When I thought all was done, upgraded and ready I then checked every cupboard and locker. Light is fast, and over the past four years Favourite Child had put on a bit of weight. Coffee machine, cutlery and plates for at least 12, bedding for all seasons and all beds (three doubles, a single and two double day beds.) There would only be max three sleeping aboard and we had a washing machine, so it all went off bar one set. Off went magazines, books, and spares that ‘might be needed’ (engine mountings? – I doubt it). Two inflatable stand up paddle boards, the dive tanks and BC’s and the kite gear was packed for easy removal into the dinghy. Because Catherine was in lockdown this part was fraught with anxiety. I loaded what I thought was non-essential and put it in a spare bedroom at home. My guess – about 400kg. I could see the antifoul waterline raising.
Helping rig Leitning Storm.
I measured the diesel in the tank. It was about quarter full. I filled four jerry cans and planned to use these as my backup fuel if needed and only have enough in the tank to cover the race regulations (enough fuel for four hours motoring). I intended to leave my dinghy on the mooring when racing and put the Jerry cans in it if the tank had enough.
The water tanks were full but by Airlie they would be empty. We have a watermaker so it was no big deal to run out. Another 400kg lighter.
The trip south was a mixed bag. Three days of light or nothing where Pat caught crayfish and mackerel, then a couple of days being hammered as we beat into 20-25kts and short seas past Cape Bowling Green and Cape Upstart. We arrived in Airlie a week before the regatta and, after helping another Cairns cat rig up (Leitning Storm), Pat and I sailed out to Whitehaven beach and the Hill inlet anchorage – a cat paradise. Two days kitesurfing then back to Airlie to register. Covid cancelled the Hamilton Island Race week but the awesome team at the Airlie beach sailing club went full steam ahead and ran the event.
For Race Week I had a variety of crew with the core being my son Baden, another kite buddy Michael and the skipper from a Outremer 50, Phil. Pat could only race one day and on the weekend Chadine and Kate joined the team adding colour and laughter. When they left the owners of the Outremer – Phil and Nicola joined for the rest of the week.
Windward concentration, crew trimming and telltales streaming.
Taking on crew was another learning curve. I had to explain systems and safety, put them through their paces to ensure we did not make too many mistakes and find out about their backgrounds and experience. You never stop learning and on day one Dave showed me a way to put sheet lines over rails without knotting or tangles. The term he used for this was that of male genitalia, which I guess it did look like. I googled it and nothing came up (but don’t look at images). I’ll refer to the technique as a ‘Handrail Y’ (see photo).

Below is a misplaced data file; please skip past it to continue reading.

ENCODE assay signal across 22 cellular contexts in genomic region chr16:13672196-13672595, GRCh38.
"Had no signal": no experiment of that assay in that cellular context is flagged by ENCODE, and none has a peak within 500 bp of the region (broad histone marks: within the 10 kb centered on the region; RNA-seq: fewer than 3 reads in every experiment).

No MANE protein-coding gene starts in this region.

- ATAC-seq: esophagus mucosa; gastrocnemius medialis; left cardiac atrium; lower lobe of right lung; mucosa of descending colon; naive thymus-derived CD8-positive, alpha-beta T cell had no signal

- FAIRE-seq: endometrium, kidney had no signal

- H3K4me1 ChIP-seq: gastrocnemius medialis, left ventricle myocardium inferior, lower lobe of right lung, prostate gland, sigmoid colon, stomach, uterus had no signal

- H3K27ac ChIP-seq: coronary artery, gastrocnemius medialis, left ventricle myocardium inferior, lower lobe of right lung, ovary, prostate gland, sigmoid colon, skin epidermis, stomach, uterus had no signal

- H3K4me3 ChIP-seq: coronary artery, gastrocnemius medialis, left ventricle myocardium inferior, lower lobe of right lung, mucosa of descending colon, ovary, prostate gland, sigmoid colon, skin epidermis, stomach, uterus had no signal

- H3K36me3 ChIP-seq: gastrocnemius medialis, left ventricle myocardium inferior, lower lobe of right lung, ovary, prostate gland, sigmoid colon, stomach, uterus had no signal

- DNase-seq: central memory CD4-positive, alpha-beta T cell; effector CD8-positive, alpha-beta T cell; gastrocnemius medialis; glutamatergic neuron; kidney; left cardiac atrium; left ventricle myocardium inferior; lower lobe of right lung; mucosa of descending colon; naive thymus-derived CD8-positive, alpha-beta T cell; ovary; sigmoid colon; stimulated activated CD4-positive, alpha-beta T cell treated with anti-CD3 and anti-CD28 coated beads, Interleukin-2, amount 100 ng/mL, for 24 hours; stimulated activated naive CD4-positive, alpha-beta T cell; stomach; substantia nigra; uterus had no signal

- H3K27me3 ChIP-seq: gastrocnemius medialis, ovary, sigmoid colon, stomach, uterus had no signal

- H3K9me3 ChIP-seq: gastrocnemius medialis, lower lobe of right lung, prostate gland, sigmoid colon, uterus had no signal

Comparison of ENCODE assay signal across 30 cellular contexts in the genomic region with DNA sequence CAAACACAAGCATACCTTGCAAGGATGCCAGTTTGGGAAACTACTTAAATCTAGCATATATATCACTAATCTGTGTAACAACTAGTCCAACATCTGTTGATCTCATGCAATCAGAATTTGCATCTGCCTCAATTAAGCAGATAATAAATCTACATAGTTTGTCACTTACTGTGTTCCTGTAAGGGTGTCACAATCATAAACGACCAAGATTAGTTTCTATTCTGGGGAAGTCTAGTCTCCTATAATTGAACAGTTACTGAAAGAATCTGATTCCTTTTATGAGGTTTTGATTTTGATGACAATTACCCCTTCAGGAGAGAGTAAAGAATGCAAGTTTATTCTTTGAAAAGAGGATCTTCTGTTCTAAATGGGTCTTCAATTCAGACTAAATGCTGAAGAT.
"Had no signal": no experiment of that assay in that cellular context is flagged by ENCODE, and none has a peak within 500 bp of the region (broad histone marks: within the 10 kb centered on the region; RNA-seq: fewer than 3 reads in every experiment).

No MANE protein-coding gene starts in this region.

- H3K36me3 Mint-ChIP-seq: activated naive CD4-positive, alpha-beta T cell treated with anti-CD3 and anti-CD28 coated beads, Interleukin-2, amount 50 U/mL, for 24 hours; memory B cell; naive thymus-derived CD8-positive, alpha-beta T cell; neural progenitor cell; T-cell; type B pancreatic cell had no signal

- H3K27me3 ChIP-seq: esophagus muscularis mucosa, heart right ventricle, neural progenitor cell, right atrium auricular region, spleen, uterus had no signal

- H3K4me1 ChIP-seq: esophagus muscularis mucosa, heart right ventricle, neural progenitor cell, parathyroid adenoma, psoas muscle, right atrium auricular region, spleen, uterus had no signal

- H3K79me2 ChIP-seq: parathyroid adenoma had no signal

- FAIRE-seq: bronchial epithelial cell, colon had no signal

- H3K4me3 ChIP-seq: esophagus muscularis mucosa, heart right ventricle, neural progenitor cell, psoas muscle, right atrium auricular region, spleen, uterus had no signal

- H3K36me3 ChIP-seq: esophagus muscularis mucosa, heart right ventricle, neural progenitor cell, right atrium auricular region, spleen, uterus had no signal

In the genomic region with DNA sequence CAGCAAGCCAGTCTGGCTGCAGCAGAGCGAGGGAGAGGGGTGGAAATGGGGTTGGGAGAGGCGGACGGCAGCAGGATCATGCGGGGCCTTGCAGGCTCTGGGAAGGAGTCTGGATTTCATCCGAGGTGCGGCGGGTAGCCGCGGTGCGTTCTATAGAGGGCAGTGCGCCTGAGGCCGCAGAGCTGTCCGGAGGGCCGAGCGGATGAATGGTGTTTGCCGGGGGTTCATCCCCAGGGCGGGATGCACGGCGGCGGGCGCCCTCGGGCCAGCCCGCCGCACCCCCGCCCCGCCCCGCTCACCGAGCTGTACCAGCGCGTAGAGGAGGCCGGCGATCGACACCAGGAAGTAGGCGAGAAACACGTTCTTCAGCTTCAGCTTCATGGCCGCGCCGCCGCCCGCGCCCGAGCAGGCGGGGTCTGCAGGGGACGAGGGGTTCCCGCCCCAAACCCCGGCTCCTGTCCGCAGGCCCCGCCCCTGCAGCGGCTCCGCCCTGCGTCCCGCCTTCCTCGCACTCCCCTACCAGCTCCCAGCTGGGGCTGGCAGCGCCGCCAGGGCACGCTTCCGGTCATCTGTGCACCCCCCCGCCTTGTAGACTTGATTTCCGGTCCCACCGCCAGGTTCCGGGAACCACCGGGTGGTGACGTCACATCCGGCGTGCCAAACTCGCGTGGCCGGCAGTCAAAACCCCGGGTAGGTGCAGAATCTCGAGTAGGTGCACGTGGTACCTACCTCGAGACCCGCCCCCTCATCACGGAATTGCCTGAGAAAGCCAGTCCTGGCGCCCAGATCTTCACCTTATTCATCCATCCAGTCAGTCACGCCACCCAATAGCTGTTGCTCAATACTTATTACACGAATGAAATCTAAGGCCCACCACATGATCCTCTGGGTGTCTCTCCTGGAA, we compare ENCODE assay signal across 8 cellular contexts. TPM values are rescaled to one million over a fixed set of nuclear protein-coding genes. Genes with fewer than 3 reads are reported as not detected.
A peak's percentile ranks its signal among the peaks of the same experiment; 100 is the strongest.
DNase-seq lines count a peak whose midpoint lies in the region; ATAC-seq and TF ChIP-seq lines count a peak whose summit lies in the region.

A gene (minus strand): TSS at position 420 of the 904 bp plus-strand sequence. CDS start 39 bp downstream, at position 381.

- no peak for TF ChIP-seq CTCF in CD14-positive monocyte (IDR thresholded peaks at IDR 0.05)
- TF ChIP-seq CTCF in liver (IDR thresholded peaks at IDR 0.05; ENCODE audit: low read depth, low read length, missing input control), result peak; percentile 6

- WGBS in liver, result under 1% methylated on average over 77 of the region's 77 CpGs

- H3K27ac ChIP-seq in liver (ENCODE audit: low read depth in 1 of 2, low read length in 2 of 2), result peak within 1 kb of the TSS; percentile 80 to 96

Favourite Child competed in the performance handicap division. The handicapper gave everyone an arbitrary handicap then it was modified after each event. This is a science known only to magicians and seers and is an endless source of after race debate and gossip.
We made a tactical error in racing full on right from the start. Because I had a good crew who knew multihulls, we went full rig, full spinnaker, when many around us ran a reef. As a result, our smaller and heavier cruising cat went pretty well over the line but got killed on corrected time. A lesson for next year!
In race three, the port headsail sheet torn the sheathing. The one set I did not replace …
We set up dynemma soft shackle handy billy systems to trim the screecher and kite effectively. The tell tails flow …
We broke a winch handle. One of those plastic ones that float. Never happened before. I replaced all of them with quick release alloy ones. Twice the price but more efficient and a lot tougher.
On day four I put a load of washing on, did the sheets and towels, ran the watermaker and then emptied the tanks again. We continued to race lean. And clean.
The plan was to not drop below 5kts during each tack.
The final advantage of racing your cruising cat is that there are photographers on the race course. Shirley Woodson put out an email to entrants and I told her to look out for us. So she did, and her pics are the race ones here – you never get good photos of your boat under sail normally!
I think putting the effort in to prepare for racing was as much a psychological boost as an actual speed boost. I don’t know if Favourite Child went any faster being about a 1000kg lighter but in my mind she did. She is certainly now a better boat. The systems work better, the tell tails flow because the slides all work, the sheet lines can be safely hauled in as needed as I have confidence in both the standing and running rigging. The emergency gear is up to scratch, and everything is labelled and organised. I learnt some skills also. I’d encourage everyone to have a go at the occasional race – even a Wednesday arvo event. It is a bit addictive as well!